Should we stay or should we go?

It’s been a tumultuous few months in Driftwood Canyon. About a year ago we began to think about moving to the coast. Back to Powell River, the town where I grew up. Indeed, back into the house where my mother still lives. Where I’m writing this now.

No one was more surprised than I was. For years I thought the farthest I’d move was the fifteen km into Smithers. Anyone who’s read my blog here, or my other writing, can’t help but know how much the Bulkley Valley has been part of our lives; I met my husband (t)here, our kids were born and raised (t)here, we’ve hiked and snowshoed the hills for over forty years, we have deep and richly satisfying roots (t)here. I agreed with Wendell Berry and Pete Seeger advising us to settle in a place and stick to it.

But priorities shift. And while obstinance is a familiar stance for me, I am adaptable. And my mom, approaching 95, lives in a large house beside the ocean. So here we are.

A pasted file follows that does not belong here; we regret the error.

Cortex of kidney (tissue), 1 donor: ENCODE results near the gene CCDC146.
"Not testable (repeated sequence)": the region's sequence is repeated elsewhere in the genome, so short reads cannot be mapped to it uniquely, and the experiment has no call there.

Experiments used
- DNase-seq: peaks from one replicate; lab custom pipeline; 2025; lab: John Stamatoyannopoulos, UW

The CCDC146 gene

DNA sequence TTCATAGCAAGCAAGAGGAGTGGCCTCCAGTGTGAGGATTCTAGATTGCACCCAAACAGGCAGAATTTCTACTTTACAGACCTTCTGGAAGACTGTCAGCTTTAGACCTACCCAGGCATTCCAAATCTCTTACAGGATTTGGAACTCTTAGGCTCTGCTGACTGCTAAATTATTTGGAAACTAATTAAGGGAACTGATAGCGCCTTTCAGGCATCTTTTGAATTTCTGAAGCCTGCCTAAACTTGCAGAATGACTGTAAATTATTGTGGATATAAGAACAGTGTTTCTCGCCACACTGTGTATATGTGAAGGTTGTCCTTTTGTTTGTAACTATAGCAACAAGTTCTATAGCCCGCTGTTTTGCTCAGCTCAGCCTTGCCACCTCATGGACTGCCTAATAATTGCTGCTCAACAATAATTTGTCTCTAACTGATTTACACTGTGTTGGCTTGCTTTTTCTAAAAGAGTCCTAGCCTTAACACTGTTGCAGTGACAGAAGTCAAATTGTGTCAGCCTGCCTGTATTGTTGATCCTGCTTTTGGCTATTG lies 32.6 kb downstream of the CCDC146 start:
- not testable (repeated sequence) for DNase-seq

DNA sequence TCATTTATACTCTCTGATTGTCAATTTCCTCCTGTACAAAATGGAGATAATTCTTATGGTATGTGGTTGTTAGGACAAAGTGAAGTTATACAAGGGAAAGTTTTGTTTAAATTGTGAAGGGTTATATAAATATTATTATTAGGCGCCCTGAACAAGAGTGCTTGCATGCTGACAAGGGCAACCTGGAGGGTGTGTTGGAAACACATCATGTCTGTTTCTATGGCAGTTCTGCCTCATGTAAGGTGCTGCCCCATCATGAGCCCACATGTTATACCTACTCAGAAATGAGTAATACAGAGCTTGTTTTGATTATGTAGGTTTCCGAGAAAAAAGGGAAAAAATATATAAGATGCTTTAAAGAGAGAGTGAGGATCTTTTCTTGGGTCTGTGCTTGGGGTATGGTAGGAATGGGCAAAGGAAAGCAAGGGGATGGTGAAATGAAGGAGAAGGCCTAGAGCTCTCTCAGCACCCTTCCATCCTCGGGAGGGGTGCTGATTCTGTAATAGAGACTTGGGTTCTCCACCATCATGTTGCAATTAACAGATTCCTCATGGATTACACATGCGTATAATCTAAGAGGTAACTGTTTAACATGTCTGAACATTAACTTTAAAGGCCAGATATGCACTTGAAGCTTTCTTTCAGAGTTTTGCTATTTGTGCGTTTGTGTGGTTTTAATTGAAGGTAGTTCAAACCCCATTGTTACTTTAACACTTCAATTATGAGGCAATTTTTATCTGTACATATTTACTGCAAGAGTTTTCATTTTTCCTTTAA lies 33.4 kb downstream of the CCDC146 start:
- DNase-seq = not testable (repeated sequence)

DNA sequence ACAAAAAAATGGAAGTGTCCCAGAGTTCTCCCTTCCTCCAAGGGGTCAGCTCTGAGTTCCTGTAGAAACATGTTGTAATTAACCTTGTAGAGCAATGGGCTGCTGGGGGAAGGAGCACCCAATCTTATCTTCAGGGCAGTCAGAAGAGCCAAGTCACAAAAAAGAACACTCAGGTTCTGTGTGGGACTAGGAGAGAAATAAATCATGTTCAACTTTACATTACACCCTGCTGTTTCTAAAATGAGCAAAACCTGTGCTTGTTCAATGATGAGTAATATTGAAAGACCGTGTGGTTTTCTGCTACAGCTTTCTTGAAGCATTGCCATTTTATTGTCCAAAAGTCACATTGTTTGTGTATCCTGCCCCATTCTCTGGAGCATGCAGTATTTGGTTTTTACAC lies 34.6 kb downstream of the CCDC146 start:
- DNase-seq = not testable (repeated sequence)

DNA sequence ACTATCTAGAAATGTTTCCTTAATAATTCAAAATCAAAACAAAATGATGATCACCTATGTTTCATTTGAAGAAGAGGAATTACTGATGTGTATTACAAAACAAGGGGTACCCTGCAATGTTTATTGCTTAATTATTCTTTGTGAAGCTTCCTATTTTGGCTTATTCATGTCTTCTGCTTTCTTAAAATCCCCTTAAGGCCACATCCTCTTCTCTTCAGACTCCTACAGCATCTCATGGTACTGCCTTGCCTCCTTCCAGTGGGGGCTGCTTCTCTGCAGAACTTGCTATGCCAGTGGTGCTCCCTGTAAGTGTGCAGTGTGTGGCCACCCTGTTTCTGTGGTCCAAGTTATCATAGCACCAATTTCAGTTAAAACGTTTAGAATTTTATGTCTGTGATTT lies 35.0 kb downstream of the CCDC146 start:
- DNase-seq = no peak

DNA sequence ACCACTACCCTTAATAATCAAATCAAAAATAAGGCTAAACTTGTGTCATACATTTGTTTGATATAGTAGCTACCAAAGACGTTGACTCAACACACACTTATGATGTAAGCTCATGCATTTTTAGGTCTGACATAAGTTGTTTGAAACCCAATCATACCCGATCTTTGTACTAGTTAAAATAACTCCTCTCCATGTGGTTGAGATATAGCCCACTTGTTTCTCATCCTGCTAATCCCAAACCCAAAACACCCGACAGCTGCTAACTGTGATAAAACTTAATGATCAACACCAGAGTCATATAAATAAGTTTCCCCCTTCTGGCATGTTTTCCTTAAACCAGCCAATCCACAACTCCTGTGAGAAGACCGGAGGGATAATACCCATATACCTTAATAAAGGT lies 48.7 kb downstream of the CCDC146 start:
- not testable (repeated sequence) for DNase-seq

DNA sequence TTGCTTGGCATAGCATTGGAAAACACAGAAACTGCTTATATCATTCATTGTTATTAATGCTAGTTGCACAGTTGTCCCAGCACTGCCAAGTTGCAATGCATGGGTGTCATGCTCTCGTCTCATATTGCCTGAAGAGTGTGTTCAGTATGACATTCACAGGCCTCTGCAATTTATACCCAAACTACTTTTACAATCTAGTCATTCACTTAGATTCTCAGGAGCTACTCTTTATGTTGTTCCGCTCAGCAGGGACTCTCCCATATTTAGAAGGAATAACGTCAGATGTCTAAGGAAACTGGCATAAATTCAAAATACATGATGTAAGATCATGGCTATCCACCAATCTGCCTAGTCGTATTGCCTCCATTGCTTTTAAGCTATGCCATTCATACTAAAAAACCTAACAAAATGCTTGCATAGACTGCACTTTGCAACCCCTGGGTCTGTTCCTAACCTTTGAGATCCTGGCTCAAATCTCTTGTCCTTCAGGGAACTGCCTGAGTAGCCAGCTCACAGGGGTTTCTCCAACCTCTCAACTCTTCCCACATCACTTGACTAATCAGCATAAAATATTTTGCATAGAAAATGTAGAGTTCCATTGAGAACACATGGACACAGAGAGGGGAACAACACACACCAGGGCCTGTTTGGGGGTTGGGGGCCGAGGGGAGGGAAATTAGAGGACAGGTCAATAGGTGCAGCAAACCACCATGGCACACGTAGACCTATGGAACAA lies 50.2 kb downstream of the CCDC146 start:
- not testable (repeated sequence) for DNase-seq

I cringe a little when people say something is meant to be. It’s nice when things fall into place, but I don’t believe there are forces in the universe re-arranging the furniture to open up new opportunities for you or me. But when we talked to the ducks, they lined up in a lovely row.  One day I met an acquaintance in the drug store, told her we were moving, and asked in jest, do you want to buy a house in the country? She looked at me funny and we both laughed. The next week she appeared on our doorstep with her partner; we had tea and showed them around. They began to arrange financing. And that was pretty much it: we had four months to choose what to keep and what to clear out from forty years of feathers, skulls, stones, nests, books, toys, letters, photographs, and internal combustion engines. We had four months to finish editing, designing and printing Creekstone’s latest book. We launched Song of the Earth: The Life of Alfred Joseph by Ross Hoffman at the Hagwilget Gathering Place the night before we left.